November 1997 was when the Lord Chancellor proclaimed the government's faith in conditional fees as the best method of funding most civil cases in place of legal aid.Two and a half years later, the reality will dawn as legal aid for personal injury cases is withdrawn and part II of the Access to Justice Act 1999 comes into force.
The government's announcement of its conclusions following consultation on success fee and premium recovery has at last put some flesh on the bones of section 27 of the Act.
Litigators should start preparing for recovery of the cost of risk from 1 April.The Law Society has argued strongly that the changes should be allowed to bed down before legal aid is withdrawn from personal injury cases and I am disappointed that the government has not seen fit to postpone that withdrawal.
We know that the rules of court will not be ready until May this year at the earliest, and it will take judges some time to become familiar with many of the issues to do with setting success fees, or assessing the reasonableness of insurance premiums.
And do not forget that the new arrangements apply to all civil cases not just personal injury actions.Much remains to be done by the civil procedure rules committee to draft the fine detail of the proposals.
Similarly, we await draft regulations to deal with issues such as the proposed requirement to specify in a conditional fee agreement the reasons for the setting of a particular success fee.
We must expect a temporary falling off of new cases, as the recovery provisions only apply where the first agreement was signed, or policy issued, after 1 April.One government conclusion is to allow all after-the-event insurance premiums to be recovered, not just those in conditional fee cases.
It would then be possible to recover premiums designed to cover own solicitor's costs on a normal paying basis, as well as disbursements and opponent's costs.Some insurance schemes include finance loans and substantial marketing expenditure wrapped up within the premium.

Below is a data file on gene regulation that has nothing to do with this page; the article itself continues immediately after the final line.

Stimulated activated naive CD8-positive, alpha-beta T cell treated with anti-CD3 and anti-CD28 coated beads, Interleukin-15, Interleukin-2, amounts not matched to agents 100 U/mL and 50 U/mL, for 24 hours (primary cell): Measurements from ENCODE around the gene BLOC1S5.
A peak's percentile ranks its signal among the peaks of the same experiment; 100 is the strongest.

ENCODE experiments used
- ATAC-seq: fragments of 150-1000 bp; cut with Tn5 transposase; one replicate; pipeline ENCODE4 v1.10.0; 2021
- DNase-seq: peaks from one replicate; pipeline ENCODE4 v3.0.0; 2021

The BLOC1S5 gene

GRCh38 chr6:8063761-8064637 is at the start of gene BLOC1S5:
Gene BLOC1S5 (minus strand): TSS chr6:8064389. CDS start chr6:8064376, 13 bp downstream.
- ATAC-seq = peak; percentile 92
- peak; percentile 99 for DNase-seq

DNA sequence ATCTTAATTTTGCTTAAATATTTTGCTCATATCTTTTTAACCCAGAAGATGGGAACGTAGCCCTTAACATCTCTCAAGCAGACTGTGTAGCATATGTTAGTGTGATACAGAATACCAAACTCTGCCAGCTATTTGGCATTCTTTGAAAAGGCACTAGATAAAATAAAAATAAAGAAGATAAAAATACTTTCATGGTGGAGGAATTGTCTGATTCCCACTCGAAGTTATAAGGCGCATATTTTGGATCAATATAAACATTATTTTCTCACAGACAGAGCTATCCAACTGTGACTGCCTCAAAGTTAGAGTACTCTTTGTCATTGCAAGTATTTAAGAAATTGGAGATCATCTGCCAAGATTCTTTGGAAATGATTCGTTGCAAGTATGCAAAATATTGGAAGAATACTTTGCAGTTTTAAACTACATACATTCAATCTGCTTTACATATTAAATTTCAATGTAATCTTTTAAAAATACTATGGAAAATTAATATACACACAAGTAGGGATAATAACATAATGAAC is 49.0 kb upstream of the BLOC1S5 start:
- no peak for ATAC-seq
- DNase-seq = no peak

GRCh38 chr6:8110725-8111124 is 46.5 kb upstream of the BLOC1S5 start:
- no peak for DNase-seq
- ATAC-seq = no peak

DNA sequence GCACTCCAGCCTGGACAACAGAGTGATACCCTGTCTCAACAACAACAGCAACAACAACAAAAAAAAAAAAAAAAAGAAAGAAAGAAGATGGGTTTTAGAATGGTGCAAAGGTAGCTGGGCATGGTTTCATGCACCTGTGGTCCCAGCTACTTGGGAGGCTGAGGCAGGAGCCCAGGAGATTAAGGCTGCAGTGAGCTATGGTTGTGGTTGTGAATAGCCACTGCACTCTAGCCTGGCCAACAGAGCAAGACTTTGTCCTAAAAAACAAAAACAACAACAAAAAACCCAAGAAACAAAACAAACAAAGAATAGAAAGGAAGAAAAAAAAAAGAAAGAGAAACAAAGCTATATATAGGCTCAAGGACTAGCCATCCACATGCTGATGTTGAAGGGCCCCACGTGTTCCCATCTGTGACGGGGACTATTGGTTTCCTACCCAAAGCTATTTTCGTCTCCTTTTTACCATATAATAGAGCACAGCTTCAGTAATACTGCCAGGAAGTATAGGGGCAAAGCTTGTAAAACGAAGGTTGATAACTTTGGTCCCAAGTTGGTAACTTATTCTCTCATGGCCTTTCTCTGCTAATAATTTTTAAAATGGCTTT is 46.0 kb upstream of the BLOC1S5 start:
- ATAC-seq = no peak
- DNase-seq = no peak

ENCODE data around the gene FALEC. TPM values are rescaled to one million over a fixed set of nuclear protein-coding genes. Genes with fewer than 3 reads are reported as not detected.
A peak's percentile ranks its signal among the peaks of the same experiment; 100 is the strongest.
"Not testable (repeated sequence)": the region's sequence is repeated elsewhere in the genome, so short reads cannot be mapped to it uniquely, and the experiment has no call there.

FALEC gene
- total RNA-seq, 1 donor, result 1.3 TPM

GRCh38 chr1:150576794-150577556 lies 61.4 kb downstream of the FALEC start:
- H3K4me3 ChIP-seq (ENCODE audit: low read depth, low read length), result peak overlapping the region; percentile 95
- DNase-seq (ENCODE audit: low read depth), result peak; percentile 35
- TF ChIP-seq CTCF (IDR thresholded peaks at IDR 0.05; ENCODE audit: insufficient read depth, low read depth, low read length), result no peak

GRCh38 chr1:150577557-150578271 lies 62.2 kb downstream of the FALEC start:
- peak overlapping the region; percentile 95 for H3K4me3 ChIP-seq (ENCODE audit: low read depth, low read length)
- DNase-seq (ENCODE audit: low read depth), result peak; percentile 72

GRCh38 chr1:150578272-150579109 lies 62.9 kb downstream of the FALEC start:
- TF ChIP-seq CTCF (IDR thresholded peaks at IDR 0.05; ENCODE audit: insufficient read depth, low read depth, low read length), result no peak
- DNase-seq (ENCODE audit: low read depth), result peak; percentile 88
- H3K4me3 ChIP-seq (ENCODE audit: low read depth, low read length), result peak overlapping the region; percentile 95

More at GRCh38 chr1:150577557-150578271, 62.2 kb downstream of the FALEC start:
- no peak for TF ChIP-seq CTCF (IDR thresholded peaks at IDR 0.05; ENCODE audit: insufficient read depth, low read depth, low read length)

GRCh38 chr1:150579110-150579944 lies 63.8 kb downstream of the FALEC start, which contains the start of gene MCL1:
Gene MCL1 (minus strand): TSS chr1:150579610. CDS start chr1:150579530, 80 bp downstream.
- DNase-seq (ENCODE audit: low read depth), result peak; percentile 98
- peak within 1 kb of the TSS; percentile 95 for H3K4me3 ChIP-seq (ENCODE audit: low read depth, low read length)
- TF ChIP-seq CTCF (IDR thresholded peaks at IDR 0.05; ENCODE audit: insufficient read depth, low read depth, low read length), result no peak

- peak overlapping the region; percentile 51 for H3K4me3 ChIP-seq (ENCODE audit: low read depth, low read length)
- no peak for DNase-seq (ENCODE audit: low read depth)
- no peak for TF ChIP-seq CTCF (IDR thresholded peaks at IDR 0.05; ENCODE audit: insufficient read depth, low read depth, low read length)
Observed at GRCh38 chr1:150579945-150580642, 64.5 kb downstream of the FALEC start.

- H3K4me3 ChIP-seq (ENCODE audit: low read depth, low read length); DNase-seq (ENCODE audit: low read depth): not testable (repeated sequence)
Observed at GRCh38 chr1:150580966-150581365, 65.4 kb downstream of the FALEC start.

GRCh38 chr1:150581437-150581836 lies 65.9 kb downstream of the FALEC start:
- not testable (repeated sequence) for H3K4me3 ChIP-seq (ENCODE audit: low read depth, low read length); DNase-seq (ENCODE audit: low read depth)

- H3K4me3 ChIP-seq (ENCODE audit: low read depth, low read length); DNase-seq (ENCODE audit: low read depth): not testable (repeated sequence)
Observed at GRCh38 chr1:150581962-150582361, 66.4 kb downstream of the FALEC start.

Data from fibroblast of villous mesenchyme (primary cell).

Surely, when the government says that it will not be permitted to recover from an opponent that part of the success fee which relates to the absence of funding for disbursements and work in progress (the 'financial subsidy' element), the true 'risk' element test for the recovery of the insurance premium should be the same.
The government proposes that the right to challenge is limited only to the ground that the premium is wholly unreasonable and generated excessive costs.Although the detailed rules will be all important, generally we can welcome most of the government conclusions as sensible: for example, a mechanism to resolve disputes about success fees where proceedings have not been commenced, without the need to issue a full claim.
It is also a relief that there is no suggestion that solicitors should behave like insurance brokers, researching all the market to give 'clear advice'.One curious provision is that where an opponent successfully challenges the level of a success fee, the decision is to be binding as between the solicitor and client, save in exceptional circumstances.
This is designed presumably to protect the uninformed individual client, but is unnecessary where sophisticated commercial clients are involved.A clear challenge for the rules committee will be to draft in plain English the complex idea that membership organisations such as trade unions can recover the notional costs of self insurance from a member's opponent, when they have given an indemnity as to costs.In its original support for conditional fees as the funding gap solution for middle income clients -- but not a substitute for legal aid -- the Law Society's main concern has always been to ensure that conditional fee arrangements remain attractive to both solicitors and their clients.
It is vital that the drafting of detailed rules and regulations to govern the revolutionary new world of funding civil cases by conditional fees produces a fair framework that will sit easily within Lord Woolf's culture of access to justice.